Over the holidays I wrote a blog post about how to pick a great nonprofit to donate to with extremely minimal work. That post spurred Lucy Bernholz to write two posts (part one and part two) about her effort to help a 10-year-old pick a nonprofit to support.
Lucy’s posts were great because out of the need to communicate nonprofit due diligence best practices to a 10-year-old, Lucy manage to distill everything down to three simple questions:
- What does the organization do?
- How do they do it?
- How do they know if they are making a difference?
I’ve written up my own list of five simple questions to ask, but they are a good deal more technical. Sometimes I think the “smart giving” movement gets lost in our own nuanced debates and forgets how powerful it can be to reframe our discussions so they make sense to anyone (in this case, a motivated 10-year-old ended up being the perfect foil for Lucy).
Here’s why I think Lucy’s questions are so powerful and are the core of what more complex evaluation processes are trying to get at.
What does the organizations do?
This seems to be such an obvious question that it doesn’t need to be asked. But visit the Red Cross’s website and try to explain what they do. Or check out the American Cancer Society, which many people think does cancer research, and then realize that only 17% of their program expenses go to research.
Understanding what an organizations actually does should always be the first step to building conviction in a decision to support them. A good answer to this question can’t just discuss the organization’s goals or focus area, but should describe the programs or approaches taken by the nonprofit in pursuit of those goals.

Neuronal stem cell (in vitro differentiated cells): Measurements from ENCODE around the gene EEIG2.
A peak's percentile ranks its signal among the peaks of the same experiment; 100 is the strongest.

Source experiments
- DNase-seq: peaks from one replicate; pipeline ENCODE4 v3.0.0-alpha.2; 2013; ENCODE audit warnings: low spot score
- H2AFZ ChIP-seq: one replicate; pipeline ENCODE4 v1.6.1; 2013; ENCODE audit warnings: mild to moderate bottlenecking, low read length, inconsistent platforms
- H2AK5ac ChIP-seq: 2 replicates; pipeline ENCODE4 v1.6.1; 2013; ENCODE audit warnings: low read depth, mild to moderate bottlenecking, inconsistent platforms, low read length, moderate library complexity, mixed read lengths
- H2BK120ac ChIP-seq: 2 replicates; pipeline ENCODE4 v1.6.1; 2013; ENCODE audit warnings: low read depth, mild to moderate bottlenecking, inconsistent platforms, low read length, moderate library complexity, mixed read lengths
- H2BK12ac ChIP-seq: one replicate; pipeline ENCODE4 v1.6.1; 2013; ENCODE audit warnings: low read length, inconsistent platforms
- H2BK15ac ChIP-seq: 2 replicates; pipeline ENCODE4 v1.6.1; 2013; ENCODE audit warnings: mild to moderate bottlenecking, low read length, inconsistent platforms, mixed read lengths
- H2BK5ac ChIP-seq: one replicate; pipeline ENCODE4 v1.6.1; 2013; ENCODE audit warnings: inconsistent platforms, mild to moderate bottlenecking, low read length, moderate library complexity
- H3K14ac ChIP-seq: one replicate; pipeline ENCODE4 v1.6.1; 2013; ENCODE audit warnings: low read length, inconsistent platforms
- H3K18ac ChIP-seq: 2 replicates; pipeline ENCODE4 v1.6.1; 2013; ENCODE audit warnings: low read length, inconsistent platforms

How do they do it?
The question above might be answered above for a college access nonprofit that the organization provides assistance to under-privileged high school students in the process of applying for college. But lots of nonprofits do that sort of work, so how does the nonprofit in question provide the service? How does their service differ from similar organizations? How do they fund their activities?
How do they know if they are making a difference?
Any high performing nonprofit is going to have some process in place for trying to get a handle on whether they are having success in their programs. The answer to this question doesn’t need to come in the form of a spreadsheet. It might be completely qualitative. But regardless of how it is answered, a solid nonprofit should be able to speak convincingly about their own efforts to know if they are making a difference.
In some ways, that’s about all you need. If before you make a donation you are able to fully describe what an organization does, how they do it and how they know if they’re making a difference, you are well on your way to knowing that your money is actually going to make a difference.
I’m sure some people will argue that this is too simple of a process. My own advice on this matter requires that a nonprofit base their programs on evidence about what works or, if the program is experimental, make clear that the program is a research effort. But we can go on adding qualifications and additional due diligence forever.
In a world where most people do little to no research before donating, it seems to me that a big positive shift would occur if donors began to spend 15 minutes figuring out the answers to Lucy’s questions before making a donation.